Federal Reserve Bank of New York Releases Credit Card Trends
The Center for Microeconomic Data at the Federal Reserve Bank of New York has released a Survey of Consumer Expectations, and it reveals a lot of fascinating information about how Americans plan to use their credit cards in the future.
For instance, the percentage of participants in the survey who would apply for a new card within the next twelve months stood at 10.6%. This is a drop from 11.2% a year earlier. Despite fewer people saying they would apply, those who did plan to submit an application felt there was a good chance of their application being approved. Just over 23% said their application would be rejected, which is down from 29% a year before, which itself is down from a recent high of 30%.
Those who did plan to apply for a new card tended to be older. Persons under the age of 40 showed a decline from previous years in how likely they were to submit a future application, while senior citizens showed the largest increase in the likelihood of applying in the near future.
In its most recent survey, the Center for Microeconomic Data did not see much of a difference in credit scores among people who planned to apply and those who did not. This is a notable finding compared to previous years, when applicants tended to have lower credit scores.
The likelihood of applying for a credit line increase was slightly higher compared to one year ago—6.3% of respondents saying they would apply versus 6.0%. The possibility of such a request being turned down was lower than in previous investigations, according to those surveyed. Less than 31% said it was possible that their request would be rejected by the bank; whereas in previous studies this figure was above 40%. Consumers with the highest credit scores were the least likely to apply for a credit line increase.
The Federal Reserve Bank of New York also found that at the end of 2017 credit card debt in the United States was at its highest level since 2009. More than $830 billion is now owed to America’s credit card issuers.
Notwithstanding the rise in credit card debt, it still is lower than other types of household liabilities. Mortgages of course make up the largest source of financial burden for the American family—almost $9 trillion in fact. Total auto loans also exceed total credit card debt by about $400 billion. And student loan balances are well over $1 trillion, according to figures released by the CMD.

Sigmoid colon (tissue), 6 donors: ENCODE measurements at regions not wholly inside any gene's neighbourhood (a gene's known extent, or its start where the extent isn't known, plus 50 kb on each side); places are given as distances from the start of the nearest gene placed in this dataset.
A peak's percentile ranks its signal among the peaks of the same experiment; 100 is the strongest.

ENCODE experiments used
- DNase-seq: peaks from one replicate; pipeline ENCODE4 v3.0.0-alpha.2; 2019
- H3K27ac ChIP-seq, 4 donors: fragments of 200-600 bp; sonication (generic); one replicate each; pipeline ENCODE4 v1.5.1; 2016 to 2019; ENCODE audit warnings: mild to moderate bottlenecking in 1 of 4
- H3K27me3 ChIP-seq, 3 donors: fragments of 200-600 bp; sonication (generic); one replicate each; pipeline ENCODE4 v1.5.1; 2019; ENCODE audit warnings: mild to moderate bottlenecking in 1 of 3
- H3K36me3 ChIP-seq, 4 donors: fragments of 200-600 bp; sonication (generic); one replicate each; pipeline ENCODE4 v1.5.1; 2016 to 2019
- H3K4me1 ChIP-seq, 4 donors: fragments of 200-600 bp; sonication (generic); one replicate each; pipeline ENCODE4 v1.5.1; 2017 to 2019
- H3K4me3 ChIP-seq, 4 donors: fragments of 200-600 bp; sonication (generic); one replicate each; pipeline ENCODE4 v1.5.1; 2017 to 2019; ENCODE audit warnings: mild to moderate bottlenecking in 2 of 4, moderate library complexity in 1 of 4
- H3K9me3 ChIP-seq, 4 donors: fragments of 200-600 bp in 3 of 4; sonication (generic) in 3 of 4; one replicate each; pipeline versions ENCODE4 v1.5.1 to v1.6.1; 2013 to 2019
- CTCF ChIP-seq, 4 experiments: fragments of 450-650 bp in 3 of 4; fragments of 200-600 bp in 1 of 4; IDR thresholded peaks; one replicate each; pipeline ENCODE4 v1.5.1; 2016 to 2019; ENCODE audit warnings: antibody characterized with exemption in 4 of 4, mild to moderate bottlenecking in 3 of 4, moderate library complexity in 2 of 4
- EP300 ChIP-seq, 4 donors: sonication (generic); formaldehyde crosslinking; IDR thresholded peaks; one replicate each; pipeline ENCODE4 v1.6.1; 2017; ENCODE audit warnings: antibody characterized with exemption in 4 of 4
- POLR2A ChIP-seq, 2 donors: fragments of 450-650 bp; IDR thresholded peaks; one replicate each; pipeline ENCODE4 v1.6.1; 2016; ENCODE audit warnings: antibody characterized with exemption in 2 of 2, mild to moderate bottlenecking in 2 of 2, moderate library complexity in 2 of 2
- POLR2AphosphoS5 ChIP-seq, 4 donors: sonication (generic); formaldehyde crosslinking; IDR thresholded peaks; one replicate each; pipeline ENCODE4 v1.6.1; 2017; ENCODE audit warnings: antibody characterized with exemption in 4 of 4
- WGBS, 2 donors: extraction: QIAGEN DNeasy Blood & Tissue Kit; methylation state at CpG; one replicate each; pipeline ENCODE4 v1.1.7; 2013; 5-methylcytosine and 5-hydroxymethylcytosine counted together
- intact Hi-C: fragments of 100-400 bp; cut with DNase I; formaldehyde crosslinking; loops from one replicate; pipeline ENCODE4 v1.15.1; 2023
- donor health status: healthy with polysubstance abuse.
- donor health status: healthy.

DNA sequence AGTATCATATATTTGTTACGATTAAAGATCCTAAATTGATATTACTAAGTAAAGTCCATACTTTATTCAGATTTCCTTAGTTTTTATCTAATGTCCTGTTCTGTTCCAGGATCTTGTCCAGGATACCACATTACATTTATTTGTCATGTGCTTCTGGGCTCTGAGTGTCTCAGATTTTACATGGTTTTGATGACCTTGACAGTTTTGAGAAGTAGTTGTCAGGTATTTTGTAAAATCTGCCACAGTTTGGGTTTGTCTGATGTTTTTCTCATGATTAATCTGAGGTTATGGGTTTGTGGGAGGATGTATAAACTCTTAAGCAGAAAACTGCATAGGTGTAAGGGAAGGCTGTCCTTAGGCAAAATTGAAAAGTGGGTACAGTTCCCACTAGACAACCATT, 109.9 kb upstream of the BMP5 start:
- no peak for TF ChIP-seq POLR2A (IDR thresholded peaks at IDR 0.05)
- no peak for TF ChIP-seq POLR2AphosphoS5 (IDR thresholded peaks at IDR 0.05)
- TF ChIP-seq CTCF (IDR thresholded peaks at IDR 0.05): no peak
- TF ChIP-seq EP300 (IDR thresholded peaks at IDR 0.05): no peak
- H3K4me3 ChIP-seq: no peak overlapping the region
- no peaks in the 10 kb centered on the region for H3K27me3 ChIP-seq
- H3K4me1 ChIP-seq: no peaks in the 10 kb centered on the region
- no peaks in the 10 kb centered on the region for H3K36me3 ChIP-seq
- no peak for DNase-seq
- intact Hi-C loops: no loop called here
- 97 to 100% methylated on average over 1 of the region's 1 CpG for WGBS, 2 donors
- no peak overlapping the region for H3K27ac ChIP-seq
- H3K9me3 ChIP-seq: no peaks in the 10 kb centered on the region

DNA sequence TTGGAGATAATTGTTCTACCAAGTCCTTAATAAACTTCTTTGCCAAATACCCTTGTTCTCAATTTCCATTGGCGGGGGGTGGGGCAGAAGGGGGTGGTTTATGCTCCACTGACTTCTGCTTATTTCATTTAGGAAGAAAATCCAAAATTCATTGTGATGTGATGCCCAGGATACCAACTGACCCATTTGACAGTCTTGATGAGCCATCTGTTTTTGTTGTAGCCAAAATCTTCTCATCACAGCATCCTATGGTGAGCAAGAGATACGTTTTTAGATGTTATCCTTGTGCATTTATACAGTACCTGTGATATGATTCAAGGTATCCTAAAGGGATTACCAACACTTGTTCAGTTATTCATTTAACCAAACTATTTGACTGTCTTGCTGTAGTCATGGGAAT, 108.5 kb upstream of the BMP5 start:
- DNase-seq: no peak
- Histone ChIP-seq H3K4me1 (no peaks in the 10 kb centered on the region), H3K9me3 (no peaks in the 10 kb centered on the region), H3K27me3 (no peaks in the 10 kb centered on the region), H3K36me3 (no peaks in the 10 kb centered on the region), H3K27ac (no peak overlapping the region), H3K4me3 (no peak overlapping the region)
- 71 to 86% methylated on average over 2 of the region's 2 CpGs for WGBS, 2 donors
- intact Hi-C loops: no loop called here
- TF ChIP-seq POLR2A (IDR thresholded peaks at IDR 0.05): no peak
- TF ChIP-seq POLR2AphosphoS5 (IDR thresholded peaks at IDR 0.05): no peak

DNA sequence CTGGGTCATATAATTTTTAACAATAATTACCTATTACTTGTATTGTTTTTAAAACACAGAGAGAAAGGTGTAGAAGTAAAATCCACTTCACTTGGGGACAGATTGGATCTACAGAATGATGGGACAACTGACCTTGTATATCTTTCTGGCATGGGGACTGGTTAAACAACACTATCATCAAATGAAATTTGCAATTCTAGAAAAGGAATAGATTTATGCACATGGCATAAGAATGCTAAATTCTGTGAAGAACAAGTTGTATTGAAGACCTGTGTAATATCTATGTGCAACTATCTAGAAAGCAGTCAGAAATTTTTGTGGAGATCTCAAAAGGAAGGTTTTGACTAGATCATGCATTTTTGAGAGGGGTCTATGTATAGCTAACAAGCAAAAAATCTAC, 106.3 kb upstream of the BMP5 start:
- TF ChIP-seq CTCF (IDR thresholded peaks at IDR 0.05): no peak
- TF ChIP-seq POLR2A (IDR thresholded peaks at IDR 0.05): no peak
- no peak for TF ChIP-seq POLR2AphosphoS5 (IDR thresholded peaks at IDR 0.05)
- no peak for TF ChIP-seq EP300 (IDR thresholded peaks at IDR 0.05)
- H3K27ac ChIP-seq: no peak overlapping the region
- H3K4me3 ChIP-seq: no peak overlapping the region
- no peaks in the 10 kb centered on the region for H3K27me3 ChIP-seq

Delinquencies on all these obligations have thankfully been going down. Since the economy reached a recovery point from the 2008 recession, the percentage of balances that are more than 90 days past due has steadily been decreasing. Less than 8% of credit card accounts are now more than 3 months late. Despite the steady decline in credit card defaults, plastic still has the second highest delinquency rate, second only to student loans.
The New York Fed also found that bank accounts that are seriously delinquent tend to be owned by borrowers who applied with very low credit scores. Persons with scores below 620 were the most likely to default, while scores between 620 and 659 had much lower delinquency rates. A score above 760 had a less than 1% chance of default.
The most recent data from the CMD show that many Americans still don’t have a single credit card. Only 50% of persons with scores below 620 have one. Higher scores translated into higher rates of card membership; although somewhat surprisingly, only 89% of borrowers above 780 had at least one card.
Balances were also found to be correlated with credit scores. Cards with a balance under $500 were more likely to be held by consumers with the highest scores. Meanwhile, balances above $5,000 tended to be owned by persons with lower scores.
The New York Fed’s research also discovered that borrowers since the recession have opened more cards than they have closed, a trend that reverses the status quo that existed during the 2008 mortgage crisis.